Then we went through security, and came across the first duty-free store, a large one, which seemed to sell only alcohol and make-up.  JD didn’t want to carry any more stuff, so we walked until we came to a Food Hall.  Thankfully I had looked up to see what food options were available beforehand, and I ordered ciabatta toast and spreads and a long black coffee from Aroha.  The toast came in a cardboard tray, and I selected butter, strawberry jam and peanut butter sachets, wooden cutlery, and paper napkins.  I had found us a table nearby.  The toast, which I shared with JD, turned out to be a good choice.

Then we walked what seemed like a very long way (with several travellators – perhaps 6), to Gate 18, where we sat and waited, again.  On the way I used a rest room, where the toilet flushes automatically!

The plane was boarded in sections, from the rear of the plane first. We were seated in row 23. The overhead lockers had plenty of room, but our seats had little space, less than the plane we’d flown in the previous night.

The flight time was almost 5 hours. It was very smooth for the most part. They served breakfast, but this took ages to arrive, and I was so glad I’d had some toast at the airport.  Breakfast was chorizo frittata or muesli, a chocolate Danish pastry, and a hot drink. The frittata was very nice, actually.

I tried to watch the movie Mrs Harris Goes to Paris with the lovely Lesley Manville. I’d seen it before, of course, but I was happy to watch it again, especially once I realised the small paper parcel I was sitting on contained headphones! Actually they weren’t very good, and kept falling out of my ears. Also, I couldn’t tilt the screen, and wished I’d been a few inches taller. That was annoying. I could cross my legs, but i did get really uncomfortable.

We had a smooth landing, but it took a long time to get off the plane. Than we queued up for some entry check, I don’t know what they call it here. It took a very long time. The checkers were meticulous. No E-passport swift entry gates here.  On the plane I had managed to find my sister-in-law’s address in my diary in my travel bag, so at least I had that.

We eventually got through, and retrieved our checked luggage. Thankfully it had arrived intact.  Then we queued up for another check, before emerging into the airport proper. En route I used a rest room which was very Hi-Tech, not with a loo that flushed automatically, but with a large sink, where you put your hands out for warm water, liquid soap, and drying. Now the latter I had not seen before.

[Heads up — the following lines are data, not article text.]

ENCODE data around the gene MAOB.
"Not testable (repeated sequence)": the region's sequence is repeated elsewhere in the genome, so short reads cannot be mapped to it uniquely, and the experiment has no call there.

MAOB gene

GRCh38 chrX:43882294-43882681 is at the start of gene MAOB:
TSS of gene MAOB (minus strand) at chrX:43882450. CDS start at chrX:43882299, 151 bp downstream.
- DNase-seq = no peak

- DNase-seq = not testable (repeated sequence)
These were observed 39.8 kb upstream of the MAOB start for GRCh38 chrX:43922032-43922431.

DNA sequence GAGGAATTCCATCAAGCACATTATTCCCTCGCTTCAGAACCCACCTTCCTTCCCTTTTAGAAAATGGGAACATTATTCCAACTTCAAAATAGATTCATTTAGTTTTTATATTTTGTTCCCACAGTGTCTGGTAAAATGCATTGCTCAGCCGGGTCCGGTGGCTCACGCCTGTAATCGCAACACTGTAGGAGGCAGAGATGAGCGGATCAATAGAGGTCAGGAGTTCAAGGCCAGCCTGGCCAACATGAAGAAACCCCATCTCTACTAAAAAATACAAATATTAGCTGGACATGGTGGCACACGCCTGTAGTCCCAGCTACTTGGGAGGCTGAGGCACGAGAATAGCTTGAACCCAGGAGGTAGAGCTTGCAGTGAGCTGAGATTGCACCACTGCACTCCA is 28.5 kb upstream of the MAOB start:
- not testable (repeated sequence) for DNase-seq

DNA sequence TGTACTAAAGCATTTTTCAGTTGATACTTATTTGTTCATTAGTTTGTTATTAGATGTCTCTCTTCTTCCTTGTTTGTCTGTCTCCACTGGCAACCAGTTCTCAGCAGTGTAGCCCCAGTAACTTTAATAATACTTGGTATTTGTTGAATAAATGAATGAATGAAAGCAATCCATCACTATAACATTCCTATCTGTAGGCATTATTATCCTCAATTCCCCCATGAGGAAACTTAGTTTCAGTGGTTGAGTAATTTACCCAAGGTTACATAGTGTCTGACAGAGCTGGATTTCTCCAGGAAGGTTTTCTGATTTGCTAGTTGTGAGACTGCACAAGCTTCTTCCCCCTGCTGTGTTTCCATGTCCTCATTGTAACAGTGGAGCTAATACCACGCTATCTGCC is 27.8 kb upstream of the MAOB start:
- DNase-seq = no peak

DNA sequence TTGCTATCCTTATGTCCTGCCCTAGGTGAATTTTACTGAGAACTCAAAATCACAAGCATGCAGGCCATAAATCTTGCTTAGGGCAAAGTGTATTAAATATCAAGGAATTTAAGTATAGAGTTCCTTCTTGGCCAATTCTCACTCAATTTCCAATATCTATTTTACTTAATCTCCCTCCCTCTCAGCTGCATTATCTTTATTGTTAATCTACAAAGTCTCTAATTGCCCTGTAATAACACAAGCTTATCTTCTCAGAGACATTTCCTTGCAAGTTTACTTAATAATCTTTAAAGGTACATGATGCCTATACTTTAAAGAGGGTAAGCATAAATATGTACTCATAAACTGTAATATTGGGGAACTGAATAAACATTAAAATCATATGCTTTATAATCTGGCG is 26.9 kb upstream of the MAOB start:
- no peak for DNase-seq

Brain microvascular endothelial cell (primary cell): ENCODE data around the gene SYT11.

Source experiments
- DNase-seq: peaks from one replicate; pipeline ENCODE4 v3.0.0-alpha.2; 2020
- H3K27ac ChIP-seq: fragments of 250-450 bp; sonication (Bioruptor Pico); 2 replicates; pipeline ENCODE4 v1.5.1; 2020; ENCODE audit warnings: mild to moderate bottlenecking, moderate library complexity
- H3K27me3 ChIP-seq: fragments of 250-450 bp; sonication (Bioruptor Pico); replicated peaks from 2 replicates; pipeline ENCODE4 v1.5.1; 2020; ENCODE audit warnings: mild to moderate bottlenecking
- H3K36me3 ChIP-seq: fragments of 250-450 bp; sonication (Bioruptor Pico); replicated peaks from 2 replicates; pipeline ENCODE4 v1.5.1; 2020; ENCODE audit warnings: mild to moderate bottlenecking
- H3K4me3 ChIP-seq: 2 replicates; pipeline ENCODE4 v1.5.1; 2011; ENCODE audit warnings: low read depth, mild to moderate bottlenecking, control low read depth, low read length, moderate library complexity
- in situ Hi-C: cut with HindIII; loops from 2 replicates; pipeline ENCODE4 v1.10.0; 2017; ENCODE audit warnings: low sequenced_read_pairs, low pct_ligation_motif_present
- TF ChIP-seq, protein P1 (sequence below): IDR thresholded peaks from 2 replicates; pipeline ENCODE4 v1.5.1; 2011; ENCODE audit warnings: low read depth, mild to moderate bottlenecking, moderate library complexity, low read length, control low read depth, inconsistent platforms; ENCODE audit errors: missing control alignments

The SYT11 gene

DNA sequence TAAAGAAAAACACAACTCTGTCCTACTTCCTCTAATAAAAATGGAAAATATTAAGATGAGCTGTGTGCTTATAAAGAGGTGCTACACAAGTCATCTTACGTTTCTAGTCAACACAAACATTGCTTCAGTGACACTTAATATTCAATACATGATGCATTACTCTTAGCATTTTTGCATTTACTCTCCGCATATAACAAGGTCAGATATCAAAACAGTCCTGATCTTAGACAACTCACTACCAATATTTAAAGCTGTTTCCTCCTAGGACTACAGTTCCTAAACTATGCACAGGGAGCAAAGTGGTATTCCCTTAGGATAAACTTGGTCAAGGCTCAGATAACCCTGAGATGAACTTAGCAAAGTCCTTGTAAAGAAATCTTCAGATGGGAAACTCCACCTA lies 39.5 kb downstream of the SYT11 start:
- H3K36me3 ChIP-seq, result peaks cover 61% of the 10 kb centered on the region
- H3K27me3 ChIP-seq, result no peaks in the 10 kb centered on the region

Our sister was there to meet us, and drove us to her home. We had seen it on our last visit, when she was in the process of buying it, but she has done so much to it since she moved in!

We are in Gawler, which is a rather beautiful and quaint old town, with lots of very pretty older brick cottages.  The local government keeps doing odd things with the roadworks, but that’s no great matter, it’s still charming, for the most part. I had forgotten that in Adelaide and surrounding areas, the sun is the enemy, to be shut out, and the interiors are quite dark. There are lots and lots of trees, many of them very big ones.

When we arrived it was quite cool, by their standards, having just had a heat wave. We joked that we’d brought Wellington weather with us, but without the humidity.  My phone shows me the temperature in Churton Park each day along with Gawler, and it’s sometimes cooler in Gawler than in Wellington.  It’s very comfortable for me. I’ve brought the right clothes, for once! I’ve brought clothes that I would normally take to Napier, perhaps not even wearing them in Wellington. It’s nice to be warm enough, without wearing lots of warm clothes.

The next day we called in at our niece’s house, and then went shopping, again marvelling that Australia has the edge on New Zealand with its ability to offer more consumer goods. We picked up wine from a liquor store. Although they had overseas wines, I did not see a single New Zealand wine there, other than a bottle of Oyster Bay Pinot Gris at $20.

We drove out into the Barossa Valley to have lunch at Lyndoch.  I had the pasta special with prawns, forgetting how messy pasta can be to eat. I hesitated between this and the fish special (snapper), my favourite, but it came with Thai basil, which I’ve previously reacted badly to. Afterwards I asked for a small long black coffee; when it came, it was much bigger than I expected, and I had to take it away with us. It was good coffee, but I should have ordered an espresso, I think.

That evening there was a family dinner, with perhaps 25 people there?  Thoughtfully my sister had ordered platters and had grazing food available, with lots to drink. These Australian homes are great for entertaining with big dining tables and big, covered outdoor areas and lots of comfortable furniture, which absorb a lot of people. JD regaled us all with the family story behind the gift (a painting) we’d brought for his sister. Amazingly, it arrived intact, in my suitcase. We’d considered carrying it as hand luggage, but decided that would be quite problematic to do so. I’m glad we made the right decision.